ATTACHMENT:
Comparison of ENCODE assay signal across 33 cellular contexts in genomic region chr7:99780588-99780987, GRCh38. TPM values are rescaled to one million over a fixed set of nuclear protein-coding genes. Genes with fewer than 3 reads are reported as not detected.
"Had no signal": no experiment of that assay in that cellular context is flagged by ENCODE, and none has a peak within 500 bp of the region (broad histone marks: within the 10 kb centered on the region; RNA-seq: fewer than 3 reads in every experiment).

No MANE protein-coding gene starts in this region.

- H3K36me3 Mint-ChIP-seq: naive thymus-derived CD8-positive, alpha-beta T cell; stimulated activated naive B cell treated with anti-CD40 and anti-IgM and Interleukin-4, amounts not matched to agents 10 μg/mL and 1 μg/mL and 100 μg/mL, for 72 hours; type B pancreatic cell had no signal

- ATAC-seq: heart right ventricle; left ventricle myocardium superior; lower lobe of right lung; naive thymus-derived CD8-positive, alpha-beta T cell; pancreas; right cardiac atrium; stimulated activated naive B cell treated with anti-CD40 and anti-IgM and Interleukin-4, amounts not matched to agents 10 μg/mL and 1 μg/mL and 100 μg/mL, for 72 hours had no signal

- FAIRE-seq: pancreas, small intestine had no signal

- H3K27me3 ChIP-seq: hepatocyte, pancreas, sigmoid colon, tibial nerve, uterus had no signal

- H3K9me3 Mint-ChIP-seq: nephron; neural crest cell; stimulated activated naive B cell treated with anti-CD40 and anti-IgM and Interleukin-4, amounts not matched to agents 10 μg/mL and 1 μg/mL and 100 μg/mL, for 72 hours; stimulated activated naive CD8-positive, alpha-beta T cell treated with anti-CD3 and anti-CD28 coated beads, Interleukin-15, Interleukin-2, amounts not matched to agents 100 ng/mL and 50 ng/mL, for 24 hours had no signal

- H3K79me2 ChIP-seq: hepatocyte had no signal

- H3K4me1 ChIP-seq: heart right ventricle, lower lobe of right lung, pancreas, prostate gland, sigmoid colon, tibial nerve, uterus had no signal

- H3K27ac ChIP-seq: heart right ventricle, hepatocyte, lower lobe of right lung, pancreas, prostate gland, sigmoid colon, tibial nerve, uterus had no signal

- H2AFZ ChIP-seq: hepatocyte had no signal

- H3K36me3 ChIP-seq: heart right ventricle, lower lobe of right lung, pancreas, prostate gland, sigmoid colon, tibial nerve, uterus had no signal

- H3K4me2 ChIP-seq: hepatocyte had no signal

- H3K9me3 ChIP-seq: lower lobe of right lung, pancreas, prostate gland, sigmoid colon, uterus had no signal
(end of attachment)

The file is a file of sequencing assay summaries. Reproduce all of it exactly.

Comparison of ENCODE assay signal across 33 cellular contexts in genomic region chr7:99780588-99780987, GRCh38. TPM values are rescaled to one million over a fixed set of nuclear protein-coding genes. Genes with fewer than 3 reads are reported as not detected.
"Had no signal": no experiment of that assay in that cellular context is flagged by ENCODE, and none has a peak within 500 bp of the region (broad histone marks: within the 10 kb centered on the region; RNA-seq: fewer than 3 reads in every experiment).

No MANE protein-coding gene starts in this region.

- H3K36me3 Mint-ChIP-seq: naive thymus-derived CD8-positive, alpha-beta T cell; stimulated activated naive B cell treated with anti-CD40 and anti-IgM and Interleukin-4, amounts not matched to agents 10 μg/mL and 1 μg/mL and 100 μg/mL, for 72 hours; type B pancreatic cell had no signal

- ATAC-seq: heart right ventricle; left ventricle myocardium superior; lower lobe of right lung; naive thymus-derived CD8-positive, alpha-beta T cell; pancreas; right cardiac atrium; stimulated activated naive B cell treated with anti-CD40 and anti-IgM and Interleukin-4, amounts not matched to agents 10 μg/mL and 1 μg/mL and 100 μg/mL, for 72 hours had no signal

- FAIRE-seq: pancreas, small intestine had no signal

- H3K27me3 ChIP-seq: hepatocyte, pancreas, sigmoid colon, tibial nerve, uterus had no signal

- H3K9me3 Mint-ChIP-seq: nephron; neural crest cell; stimulated activated naive B cell treated with anti-CD40 and anti-IgM and Interleukin-4, amounts not matched to agents 10 μg/mL and 1 μg/mL and 100 μg/mL, for 72 hours; stimulated activated naive CD8-positive, alpha-beta T cell treated with anti-CD3 and anti-CD28 coated beads, Interleukin-15, Interleukin-2, amounts not matched to agents 100 ng/mL and 50 ng/mL, for 24 hours had no signal

- H3K79me2 ChIP-seq: hepatocyte had no signal

- H3K4me1 ChIP-seq: heart right ventricle, lower lobe of right lung, pancreas, prostate gland, sigmoid colon, tibial nerve, uterus had no signal

- H3K27ac ChIP-seq: heart right ventricle, hepatocyte, lower lobe of right lung, pancreas, prostate gland, sigmoid colon, tibial nerve, uterus had no signal

- H2AFZ ChIP-seq: hepatocyte had no signal

- H3K36me3 ChIP-seq: heart right ventricle, lower lobe of right lung, pancreas, prostate gland, sigmoid colon, tibial nerve, uterus had no signal

- H3K4me2 ChIP-seq: hepatocyte had no signal

- H3K9me3 ChIP-seq: lower lobe of right lung, pancreas, prostate gland, sigmoid colon, uterus had no signal